Instarecipe! Chocolate Challah Rugelach

Chocolate Challah Rugelach

I did it! I cooked Thanksgiving lunch for 13 people!! The turkey was spatchcocked (thanks to my brave boyfriend and a pair of poultry shears), the kitchen wasn’t a complete mess and there was enough leftover stuffing to be made into waffles for lunch the next day. HURRAH!

NY Chocolate Rugelach

The challah rugelach went down well as pre-lunch snacks for anyone hanging around in the kitchen. They were super easy to make too, they just took a bit of forethought as the dough requires resting overnight in the fridge before baking. They were inspired by the bread-y rugelach I had in New York which Hana introduced me to (pic just above). They weren’t exactly the same but I’ll keep working on the recipe every now and then until I’m happy. For now, here’s the recipe I used, for those who wanted to know!

Instarecipe! Chocolate Challah Rugelach

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Course: Cookies
Servings: 96 rugelach


  • 200 ml (roughly 3/4 cup + 2 tbsp) lukewarm water
  • a 7g , (1/2 oz) packet active dried yeast
  • 50 g (1/4 cup) raw sugar
  • 1 1/2 tsp salt
  • 500 g (4 cups) plain (all-purpose) flour
  • 60 ml (1/4 cup) vegetable oil
  • 2 large eggs
  • Filling:
  • 100 g (3.6 oz) bittersweet chocolate (70% cocoa solids)
  • 100 g (3.6 oz) unsalted butter (see notes)
  • 3 tbsp granulated sugar
  • 2 tbsp cocoa powder
  • Glaze , (optional):
  • 1 egg , , beaten
  • 2 tbsp milk


  • Mix the water, yeast and sugar in a jug and set aside for 5 minutes.
  • In a large bowl place the salt and flour and stir to combine.
  • Once the yeast mixture is slightly frothy, beat the vegetable oil and eggs into it then pour into the bowl along with the dry ingredients. Stir together and then beat the mixture (with your hand shaped a bit like a claw) against the sides of the bowl to knead it. Keep kneading/beating the dough in the bowl for about 6-10 minutes - it will be stretchy but still sticky and quite wet! Cover with oiled cling film and leave to rise somewhere warm until doubled in volume (1 to 2 hours). Punch the dough down in the bowl, cover with the clingfilm and leave in the fridge overnight.
  • In the morning punch the dough down and turn out onto a clean work surface lightly dusted with flour. Divide the dough into 8 balls.
  • Make the filling: melt together the chocolate and butter over a low heat in a small saucepan. Once it's just melted, take it off the heat and stir in the sugar and cocoa powder. Set aside.
  • Take one ball of dough, roll it out into a circle which is around 5mm thick. Spread the filling over the surface of the dough in a light layer. Cut the dough up into 12 wedges (like a pizza). Take one wedge and roll it up starting at the base of the triangle so it looks like a mini croissant. Place onto a baking tray lined with baking paper - repeat with the rest of the wedges. Set them aside to prove for 15 minutes while you preheat the oven to 180 C (350 F).
  • Brush the rugleach with a mixture of beaten egg and milk using a pastry brush (if desired) and then bake for 9-12 minutes. Transfer baked rugelach to a wire rack to cool completely.
  • Repeat the rolling, filling, cutting, shaping and baking with the rest of the dough balls.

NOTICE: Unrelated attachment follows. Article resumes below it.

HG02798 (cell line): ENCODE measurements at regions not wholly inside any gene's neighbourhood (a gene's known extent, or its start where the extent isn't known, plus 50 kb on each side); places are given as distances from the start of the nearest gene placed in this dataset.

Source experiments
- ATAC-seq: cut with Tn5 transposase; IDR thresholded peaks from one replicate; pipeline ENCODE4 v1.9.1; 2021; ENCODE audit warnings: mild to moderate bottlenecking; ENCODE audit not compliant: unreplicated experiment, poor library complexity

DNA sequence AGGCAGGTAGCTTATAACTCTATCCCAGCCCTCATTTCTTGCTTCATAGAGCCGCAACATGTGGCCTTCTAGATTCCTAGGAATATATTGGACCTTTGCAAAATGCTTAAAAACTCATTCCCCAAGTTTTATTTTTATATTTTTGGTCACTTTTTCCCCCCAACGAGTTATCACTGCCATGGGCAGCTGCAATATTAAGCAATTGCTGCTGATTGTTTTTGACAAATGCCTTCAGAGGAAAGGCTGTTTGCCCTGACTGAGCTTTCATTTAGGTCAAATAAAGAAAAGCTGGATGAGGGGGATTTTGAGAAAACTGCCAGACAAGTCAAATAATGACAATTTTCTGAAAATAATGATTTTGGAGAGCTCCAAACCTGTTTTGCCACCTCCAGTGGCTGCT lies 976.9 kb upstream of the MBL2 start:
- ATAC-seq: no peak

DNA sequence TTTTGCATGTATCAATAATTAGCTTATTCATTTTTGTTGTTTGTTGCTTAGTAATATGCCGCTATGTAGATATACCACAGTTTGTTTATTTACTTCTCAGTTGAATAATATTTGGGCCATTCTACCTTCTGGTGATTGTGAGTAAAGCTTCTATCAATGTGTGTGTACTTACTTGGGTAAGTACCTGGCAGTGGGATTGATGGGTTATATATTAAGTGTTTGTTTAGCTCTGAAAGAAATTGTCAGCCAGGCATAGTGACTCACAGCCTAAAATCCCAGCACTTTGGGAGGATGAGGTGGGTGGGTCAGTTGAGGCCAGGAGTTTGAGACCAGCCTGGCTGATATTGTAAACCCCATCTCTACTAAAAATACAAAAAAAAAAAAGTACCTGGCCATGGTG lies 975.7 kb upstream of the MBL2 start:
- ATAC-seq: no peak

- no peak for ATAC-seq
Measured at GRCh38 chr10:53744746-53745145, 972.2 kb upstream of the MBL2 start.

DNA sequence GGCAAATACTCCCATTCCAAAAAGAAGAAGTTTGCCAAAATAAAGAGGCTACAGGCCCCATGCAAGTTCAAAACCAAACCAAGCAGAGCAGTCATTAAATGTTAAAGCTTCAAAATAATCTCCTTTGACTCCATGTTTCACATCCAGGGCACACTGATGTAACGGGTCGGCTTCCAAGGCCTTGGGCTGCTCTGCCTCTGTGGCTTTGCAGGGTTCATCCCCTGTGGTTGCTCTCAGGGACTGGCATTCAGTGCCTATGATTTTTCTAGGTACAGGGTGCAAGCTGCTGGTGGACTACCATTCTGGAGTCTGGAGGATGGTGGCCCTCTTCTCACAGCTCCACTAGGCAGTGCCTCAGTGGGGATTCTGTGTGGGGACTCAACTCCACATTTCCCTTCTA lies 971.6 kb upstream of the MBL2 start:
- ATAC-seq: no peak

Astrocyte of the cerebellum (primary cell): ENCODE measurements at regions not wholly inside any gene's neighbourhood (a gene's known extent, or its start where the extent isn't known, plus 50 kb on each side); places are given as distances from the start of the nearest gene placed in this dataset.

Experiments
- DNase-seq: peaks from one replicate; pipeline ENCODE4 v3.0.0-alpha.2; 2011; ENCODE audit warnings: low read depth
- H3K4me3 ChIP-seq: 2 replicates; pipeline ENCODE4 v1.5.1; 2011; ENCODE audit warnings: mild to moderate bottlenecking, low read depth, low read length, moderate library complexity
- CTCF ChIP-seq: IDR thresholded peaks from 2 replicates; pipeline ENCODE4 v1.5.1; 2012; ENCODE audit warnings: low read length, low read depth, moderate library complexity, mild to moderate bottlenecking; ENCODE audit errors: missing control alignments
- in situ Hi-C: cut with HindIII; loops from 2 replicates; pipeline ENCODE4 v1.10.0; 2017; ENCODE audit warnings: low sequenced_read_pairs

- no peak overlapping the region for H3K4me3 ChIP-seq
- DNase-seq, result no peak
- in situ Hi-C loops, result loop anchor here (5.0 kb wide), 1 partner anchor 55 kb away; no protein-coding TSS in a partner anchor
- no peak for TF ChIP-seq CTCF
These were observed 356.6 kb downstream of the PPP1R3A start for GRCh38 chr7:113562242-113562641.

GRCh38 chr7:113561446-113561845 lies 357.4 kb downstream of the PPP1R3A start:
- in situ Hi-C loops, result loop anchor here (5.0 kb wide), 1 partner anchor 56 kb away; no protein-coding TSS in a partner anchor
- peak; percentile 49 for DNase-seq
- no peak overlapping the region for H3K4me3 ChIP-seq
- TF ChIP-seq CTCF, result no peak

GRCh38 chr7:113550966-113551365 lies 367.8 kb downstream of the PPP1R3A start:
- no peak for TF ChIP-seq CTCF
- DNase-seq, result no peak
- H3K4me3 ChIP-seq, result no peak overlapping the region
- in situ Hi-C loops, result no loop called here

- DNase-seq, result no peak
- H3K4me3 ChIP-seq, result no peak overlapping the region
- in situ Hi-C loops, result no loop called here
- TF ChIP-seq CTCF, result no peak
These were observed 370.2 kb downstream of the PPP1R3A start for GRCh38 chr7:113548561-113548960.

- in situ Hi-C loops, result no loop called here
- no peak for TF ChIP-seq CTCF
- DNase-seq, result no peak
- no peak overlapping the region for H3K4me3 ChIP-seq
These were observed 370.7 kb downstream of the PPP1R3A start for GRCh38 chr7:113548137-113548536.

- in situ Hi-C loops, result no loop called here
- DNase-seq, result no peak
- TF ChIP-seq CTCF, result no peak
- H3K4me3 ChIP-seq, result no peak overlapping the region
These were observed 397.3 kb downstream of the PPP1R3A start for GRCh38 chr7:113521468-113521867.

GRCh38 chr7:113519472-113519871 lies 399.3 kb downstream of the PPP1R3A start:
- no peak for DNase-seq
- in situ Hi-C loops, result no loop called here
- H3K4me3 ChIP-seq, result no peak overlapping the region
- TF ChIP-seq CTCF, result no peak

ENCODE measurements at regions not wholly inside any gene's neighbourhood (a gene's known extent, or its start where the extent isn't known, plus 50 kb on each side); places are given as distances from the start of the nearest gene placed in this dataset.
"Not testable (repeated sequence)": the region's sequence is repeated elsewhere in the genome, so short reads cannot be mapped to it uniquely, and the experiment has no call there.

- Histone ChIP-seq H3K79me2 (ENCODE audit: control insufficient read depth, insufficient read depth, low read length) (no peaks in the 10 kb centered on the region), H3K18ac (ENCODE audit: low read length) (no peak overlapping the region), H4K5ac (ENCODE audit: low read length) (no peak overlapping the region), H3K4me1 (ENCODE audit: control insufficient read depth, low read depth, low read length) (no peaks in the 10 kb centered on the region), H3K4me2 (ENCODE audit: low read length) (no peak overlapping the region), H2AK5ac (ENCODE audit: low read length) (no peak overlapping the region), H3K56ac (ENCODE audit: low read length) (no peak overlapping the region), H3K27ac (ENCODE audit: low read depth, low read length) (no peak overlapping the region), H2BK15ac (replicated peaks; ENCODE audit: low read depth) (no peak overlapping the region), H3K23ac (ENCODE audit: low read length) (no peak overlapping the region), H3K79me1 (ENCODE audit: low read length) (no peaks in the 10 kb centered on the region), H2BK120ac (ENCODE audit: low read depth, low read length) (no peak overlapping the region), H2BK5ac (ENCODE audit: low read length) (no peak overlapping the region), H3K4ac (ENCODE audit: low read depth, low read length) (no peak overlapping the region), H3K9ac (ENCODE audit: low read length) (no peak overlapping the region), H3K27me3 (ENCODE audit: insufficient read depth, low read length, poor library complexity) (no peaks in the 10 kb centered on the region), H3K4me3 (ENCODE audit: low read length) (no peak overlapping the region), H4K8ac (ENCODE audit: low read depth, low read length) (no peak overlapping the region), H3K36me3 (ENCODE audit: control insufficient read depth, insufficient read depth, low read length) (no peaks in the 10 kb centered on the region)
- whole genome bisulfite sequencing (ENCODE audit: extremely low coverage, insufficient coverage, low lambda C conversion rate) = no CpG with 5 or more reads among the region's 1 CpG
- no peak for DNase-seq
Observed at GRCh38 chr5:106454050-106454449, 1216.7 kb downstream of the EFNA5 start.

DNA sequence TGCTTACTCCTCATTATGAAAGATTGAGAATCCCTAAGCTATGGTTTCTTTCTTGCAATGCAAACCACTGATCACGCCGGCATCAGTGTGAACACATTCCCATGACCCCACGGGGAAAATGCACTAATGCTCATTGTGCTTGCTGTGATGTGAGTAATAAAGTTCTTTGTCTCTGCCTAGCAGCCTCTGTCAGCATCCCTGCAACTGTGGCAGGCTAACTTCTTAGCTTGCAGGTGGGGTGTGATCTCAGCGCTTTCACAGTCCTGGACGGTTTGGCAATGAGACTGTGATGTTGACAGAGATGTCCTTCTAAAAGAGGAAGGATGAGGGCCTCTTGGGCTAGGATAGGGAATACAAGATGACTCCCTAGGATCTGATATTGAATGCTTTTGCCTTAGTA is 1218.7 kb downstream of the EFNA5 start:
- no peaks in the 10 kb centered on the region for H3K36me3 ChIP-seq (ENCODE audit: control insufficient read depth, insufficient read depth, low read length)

• Baked rugelach will keep best in a sealed container for up to 3 days but they're best the day they're made.


- This recipe makes a LOT of rugelach. If you're not feeling up for shaping 96 rugelach, the recipe can easily be halved (or you can just use half the dough for rugelach and the other half to bake up a little loaf of challah bread!)
- You can use 75ml of vegetable oil in place of the butter in the filling mixture if you're trying to keep the recipe completely dairy free.
- you can also use whatever other fillings you want! Raspberry jam and desiccated coconut is one of my faves
- filling recipe roughly adapted from here:
Tried this recipe?Let me know how it went! Mention @izyhossack or tag #topwithcinnamon!



16 thoughts on “Instarecipe! Chocolate Challah Rugelach”

  1. I’m not one to comment on posts, but I just wanted to mention how much I appreciate this one! I’ve been on the hunt — searching & testing recipes — for a good yeast rugelach . Unlike most bakeries in NY, rugelach in Israel are on the bread end of the “bready” vs. “flakey” spectrum. Save for Breads bakery, whose rugelach taste more like a mini babka, I haven’t seen many people use recipes like this. Anyway, if you’re going to tinker with the recipe, I would definitely recommend treating the dough like you would a croissant, and laminating it before filling & rolling.

    • Ooh thanks for the tip! I will try laminating the dough next time 🙂 The ones I had were from some bakery on the Lower East side – they came in a bag of about 30 rugelach and were yeasty and ever so slightly flakey

  2. Hooray for a successful Thanksgiving! I ate my weight in leftovers alone last week. Aaaaaaand now I want to do it again but with this rugelach.

  3. This is definitely a labor of love. Baking is such a tricky thing. Anyway I applaud you for trying and the determination to make it better each time.

  4. These look delish and what a perfect addition to your holiday menu! I have to try to remember to make these. Hello perfect Chiristmas breakfast!

  5. YASS I LOVE YOU!!! Cannot wait to try these. What is this LES bakery you speak of? I’m going to have it hit it up during my next trip to NYC!

  6. I just recently tried Rugelach (at a Fairway market in NYC) and fell in LOVE! I definitely want to try your recipe now. Thanks for sharing!

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